The basic object in GR is the spacetime. As a mathematical object, formally it is a differential manifold, but for our purposes it is enough to consider it as a set of points called events, which can be described by coordinates. In GR, the spacetime is 4-dimensional, which means that we need 4 coordinates - one temporal and three spatial ones.

The coordinates can be denoted by pretty much anything (like , , , ), but since we will refer to all four of them at multiple occasions, it will be convenient to denote them by numbers. It is pretty standard to denote time by 0, and the spatial coordinates by 1, 2 and 3. The coordinate number will be written like this: (attention: in this case it is *not* a power!). here is called an **index** (here: an upper one). By convention, if we mean one of the 4 coordinates, we use a greek letter as the index; if only the spatial ones are to be considered, we use a letter from the latin alphabet.

So now we know how to describe points ("places") in spacetime. But in spacetime, as in every space, we have not only places, but also directions. Those are described with **vectors**. Vectors are written much like points - they are also described by 4 coordinates, denoted . In this case they don't mean a place in the spacetime, but the proportions of movement along respective coordinate axes. Let me explain in detail.

Let's imagine an ordinary plane with and coordinates. Each vector in this plane will also have and coordinates - let's denote them, for example, and . They can be interpreted as a receipt: to move in the direction described by this vector, you need to add to the coordinate of the point, and to its coordinate. For example, moving from the point by a vector will get us to the point .

The direction doesn't end on this one point, though. We can go farther, to , , ,... We can make such "steps" as many times as we like, but we can also make for example half of a step, to . Vectors have then the same **direction** as , but different **magnitudes**. They can also have the same or the opposite **sense** (the same if , opposite if ).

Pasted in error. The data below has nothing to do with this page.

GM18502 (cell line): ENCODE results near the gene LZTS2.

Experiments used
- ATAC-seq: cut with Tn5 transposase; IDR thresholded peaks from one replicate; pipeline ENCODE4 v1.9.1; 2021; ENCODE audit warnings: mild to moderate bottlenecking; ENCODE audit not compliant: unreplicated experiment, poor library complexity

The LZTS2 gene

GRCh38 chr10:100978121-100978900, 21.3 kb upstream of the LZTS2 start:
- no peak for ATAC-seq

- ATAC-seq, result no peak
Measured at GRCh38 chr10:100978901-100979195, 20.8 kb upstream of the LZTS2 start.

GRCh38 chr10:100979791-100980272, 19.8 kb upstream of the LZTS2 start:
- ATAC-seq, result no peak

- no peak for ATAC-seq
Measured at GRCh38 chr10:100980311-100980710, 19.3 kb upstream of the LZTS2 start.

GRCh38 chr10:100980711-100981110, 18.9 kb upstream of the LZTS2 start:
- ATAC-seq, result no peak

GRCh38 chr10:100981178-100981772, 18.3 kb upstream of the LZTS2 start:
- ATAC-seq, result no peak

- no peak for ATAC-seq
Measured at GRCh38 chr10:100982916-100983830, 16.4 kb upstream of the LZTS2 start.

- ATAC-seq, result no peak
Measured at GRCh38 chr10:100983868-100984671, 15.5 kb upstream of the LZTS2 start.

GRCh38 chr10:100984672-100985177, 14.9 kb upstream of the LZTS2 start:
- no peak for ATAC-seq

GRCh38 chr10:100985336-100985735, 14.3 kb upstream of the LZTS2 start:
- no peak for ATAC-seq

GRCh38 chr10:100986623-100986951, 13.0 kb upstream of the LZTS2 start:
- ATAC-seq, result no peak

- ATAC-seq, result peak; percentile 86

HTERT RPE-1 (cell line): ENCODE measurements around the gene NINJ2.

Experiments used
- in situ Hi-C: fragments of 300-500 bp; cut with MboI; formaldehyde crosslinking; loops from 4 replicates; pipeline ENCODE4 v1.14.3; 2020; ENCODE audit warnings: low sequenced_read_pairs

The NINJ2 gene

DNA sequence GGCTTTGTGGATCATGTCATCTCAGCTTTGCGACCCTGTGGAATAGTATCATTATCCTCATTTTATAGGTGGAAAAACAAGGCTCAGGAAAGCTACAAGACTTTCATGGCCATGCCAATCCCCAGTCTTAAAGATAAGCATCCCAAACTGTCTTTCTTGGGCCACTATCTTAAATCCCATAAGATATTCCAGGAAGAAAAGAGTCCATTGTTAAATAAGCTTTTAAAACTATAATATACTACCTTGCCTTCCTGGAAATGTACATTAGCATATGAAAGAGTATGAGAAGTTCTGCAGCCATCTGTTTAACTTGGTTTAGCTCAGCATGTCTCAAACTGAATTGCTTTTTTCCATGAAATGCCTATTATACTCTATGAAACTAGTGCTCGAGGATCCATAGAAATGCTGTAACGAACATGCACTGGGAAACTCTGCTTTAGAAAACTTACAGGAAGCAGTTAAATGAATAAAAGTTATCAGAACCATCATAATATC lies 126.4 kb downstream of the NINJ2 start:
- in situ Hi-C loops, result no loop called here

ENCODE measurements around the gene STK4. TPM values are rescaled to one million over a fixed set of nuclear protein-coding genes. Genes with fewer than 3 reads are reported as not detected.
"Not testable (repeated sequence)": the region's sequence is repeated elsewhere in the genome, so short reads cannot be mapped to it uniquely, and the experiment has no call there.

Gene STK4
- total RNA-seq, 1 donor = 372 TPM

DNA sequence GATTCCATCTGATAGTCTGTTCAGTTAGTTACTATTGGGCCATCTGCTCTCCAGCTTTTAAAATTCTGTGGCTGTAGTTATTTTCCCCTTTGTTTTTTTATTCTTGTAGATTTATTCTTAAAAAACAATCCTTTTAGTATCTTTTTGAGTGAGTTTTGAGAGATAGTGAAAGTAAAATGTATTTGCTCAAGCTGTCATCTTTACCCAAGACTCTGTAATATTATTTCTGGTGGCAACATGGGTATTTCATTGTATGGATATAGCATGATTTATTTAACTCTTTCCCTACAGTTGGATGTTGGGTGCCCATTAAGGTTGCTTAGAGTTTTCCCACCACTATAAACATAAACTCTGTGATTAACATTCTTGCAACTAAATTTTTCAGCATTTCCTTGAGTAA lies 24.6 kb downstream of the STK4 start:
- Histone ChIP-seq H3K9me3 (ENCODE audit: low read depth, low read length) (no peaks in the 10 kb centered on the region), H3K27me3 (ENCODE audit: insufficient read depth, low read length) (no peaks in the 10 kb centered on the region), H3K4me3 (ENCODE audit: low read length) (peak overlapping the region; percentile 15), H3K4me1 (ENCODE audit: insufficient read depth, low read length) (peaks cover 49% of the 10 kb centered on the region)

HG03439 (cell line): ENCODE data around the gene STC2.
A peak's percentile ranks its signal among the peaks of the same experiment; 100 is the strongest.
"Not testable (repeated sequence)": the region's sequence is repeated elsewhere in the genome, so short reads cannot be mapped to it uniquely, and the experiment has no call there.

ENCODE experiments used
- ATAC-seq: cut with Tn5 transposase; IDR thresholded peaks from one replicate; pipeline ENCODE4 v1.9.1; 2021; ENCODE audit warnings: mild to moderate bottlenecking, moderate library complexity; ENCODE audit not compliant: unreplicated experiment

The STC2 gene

Having a function defined on our space (on a plane it will be ) and a vector, we can ask about the derivative of this function in the direction of this vector - it will tell us how fast our function changes, when we move in that direction. As it turns out, the derivative in the direction of equals . In a space in which we have coordinates numbered with an index , we can write it this way: .
It is worth noting that if we multiply the vector by some number , the derivative will also get multiplied by . This means that the longer the vector, the greater the value of the derivative. Thus we can say that the vector describes not only a direction, but also the velocity with which we move in that direction. The derivative then tells us how fast the function changes, when we move with that velocity.
Now a few notation conventions again: first, is often being written for the sake of convenience. Here we have the index at the bottom - you can remember it this way: when we differentiate with respect to something with an index, the index switches places (from top to bottom and vice versa). It will be important in a while.
We have then such an expression: . Expressions with such sums appear in GR so often, that Einstein himself decided they shouldn't be written and introduced the so-called **summation convention**. It says just that every time an index is repeated in an expression, once as an upper index and once as a lower one, the expression should be summed for all the values of that index. This lets us write our expression as . This convention is the main reason of the importance of positions of indices (there is also another matter, but it is beyond this article). Summing over the repeated index is called a **contraction**.

Let's take a closer look at our directional derivative: . Those are actually partial derivatives of the function (for different values of - in spacetime, four). It looks a bit like a point or a vector, except the index is at the bottom. Such a thing is called a **covector**.

The derivatives of a function usually depend on the point at which they are being calculated, so the coordinates of this covector will also depend on the point in space. We can think of this as if we had a covector in every point in space, with coordinates equal to the derivatives of the function at that point. We don't have a single covector here then, but a whole **covector field**. In the same way, when the coordinates of a vector depend on the point in space, we are dealing with a **vector field**.

Often vector and covector fields are just called vectors/covectors. It's not a problem, since single (co)vectors at a single point are almost never being considered. So every time when we write just , we will mean the derivative of in the direction of *calculated at every point in space separately*.